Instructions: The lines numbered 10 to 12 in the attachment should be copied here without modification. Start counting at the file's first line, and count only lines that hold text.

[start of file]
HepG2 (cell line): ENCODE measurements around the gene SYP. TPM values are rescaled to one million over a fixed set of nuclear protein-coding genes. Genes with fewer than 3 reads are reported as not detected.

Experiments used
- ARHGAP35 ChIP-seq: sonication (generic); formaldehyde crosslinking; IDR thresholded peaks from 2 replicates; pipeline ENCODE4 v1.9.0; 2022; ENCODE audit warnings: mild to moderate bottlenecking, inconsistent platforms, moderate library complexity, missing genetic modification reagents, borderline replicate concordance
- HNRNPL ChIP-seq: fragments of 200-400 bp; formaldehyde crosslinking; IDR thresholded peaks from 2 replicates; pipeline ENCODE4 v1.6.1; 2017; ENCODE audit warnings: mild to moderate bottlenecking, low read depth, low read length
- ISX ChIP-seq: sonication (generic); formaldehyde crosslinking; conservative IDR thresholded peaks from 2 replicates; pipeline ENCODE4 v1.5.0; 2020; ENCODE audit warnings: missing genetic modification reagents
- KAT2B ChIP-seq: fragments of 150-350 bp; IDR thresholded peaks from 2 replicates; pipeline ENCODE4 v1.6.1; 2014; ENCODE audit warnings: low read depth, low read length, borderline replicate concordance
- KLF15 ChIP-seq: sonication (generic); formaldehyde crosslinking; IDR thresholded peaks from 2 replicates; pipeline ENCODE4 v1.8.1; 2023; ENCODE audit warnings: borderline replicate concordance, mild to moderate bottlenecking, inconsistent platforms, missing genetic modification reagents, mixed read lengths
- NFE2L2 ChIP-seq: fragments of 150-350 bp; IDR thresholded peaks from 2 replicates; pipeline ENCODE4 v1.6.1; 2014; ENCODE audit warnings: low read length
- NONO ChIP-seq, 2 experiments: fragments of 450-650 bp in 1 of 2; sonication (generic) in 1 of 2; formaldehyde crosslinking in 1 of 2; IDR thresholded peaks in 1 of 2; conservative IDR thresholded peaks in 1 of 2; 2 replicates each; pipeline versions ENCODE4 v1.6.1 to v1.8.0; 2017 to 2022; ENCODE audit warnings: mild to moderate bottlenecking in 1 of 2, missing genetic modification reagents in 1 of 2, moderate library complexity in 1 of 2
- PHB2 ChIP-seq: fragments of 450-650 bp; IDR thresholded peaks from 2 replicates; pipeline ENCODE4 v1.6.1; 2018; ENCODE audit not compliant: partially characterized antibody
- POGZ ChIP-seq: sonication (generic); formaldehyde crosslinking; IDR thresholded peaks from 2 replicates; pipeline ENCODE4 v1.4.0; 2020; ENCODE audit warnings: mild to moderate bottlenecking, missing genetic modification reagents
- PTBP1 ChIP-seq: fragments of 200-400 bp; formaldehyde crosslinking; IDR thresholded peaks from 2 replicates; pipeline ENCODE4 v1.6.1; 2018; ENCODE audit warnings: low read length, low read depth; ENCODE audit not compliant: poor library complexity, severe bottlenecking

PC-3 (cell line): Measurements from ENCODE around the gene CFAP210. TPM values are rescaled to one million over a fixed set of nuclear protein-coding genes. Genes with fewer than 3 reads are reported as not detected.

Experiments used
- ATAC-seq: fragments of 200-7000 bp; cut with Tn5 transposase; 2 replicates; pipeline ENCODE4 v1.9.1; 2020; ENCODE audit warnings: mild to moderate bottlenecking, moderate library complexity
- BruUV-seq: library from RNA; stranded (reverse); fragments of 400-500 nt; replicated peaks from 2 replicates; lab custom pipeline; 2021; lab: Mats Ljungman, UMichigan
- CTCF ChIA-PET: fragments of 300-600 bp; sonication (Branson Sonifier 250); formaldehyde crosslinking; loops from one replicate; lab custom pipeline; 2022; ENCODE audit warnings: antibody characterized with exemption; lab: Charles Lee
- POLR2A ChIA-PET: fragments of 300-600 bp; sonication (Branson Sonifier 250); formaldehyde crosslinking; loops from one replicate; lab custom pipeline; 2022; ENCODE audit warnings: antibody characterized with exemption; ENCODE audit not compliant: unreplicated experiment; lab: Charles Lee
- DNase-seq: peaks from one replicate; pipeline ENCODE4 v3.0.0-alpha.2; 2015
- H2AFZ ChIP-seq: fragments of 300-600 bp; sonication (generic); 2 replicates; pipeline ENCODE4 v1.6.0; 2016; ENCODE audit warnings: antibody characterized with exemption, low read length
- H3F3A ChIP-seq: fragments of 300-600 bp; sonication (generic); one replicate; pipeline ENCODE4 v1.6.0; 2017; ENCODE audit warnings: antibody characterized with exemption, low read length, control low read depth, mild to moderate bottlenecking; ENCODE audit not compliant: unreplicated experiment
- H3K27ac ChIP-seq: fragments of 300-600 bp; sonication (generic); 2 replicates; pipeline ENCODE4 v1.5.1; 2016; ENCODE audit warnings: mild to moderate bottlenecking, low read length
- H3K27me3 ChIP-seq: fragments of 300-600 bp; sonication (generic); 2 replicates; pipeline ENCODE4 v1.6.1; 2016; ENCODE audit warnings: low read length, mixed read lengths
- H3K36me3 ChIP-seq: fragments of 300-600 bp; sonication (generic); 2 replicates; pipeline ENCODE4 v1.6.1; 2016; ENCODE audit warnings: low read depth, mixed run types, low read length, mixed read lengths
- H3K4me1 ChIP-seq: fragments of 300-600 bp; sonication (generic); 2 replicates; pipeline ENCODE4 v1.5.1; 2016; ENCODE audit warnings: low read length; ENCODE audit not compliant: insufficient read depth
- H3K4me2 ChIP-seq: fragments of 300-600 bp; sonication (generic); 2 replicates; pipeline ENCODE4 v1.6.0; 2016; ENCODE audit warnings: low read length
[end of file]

- PHB2 ChIP-seq: fragments of 450-650 bp; IDR thresholded peaks from 2 replicates; pipeline ENCODE4 v1.6.1; 2018; ENCODE audit not compliant: partially characterized antibody
- POGZ ChIP-seq: sonication (generic); formaldehyde crosslinking; IDR thresholded peaks from 2 replicates; pipeline ENCODE4 v1.4.0; 2020; ENCODE audit warnings: mild to moderate bottlenecking, missing genetic modification reagents
- PTBP1 ChIP-seq: fragments of 200-400 bp; formaldehyde crosslinking; IDR thresholded peaks from 2 replicates; pipeline ENCODE4 v1.6.1; 2018; ENCODE audit warnings: low read length, low read depth; ENCODE audit not compliant: poor library complexity, severe bottlenecking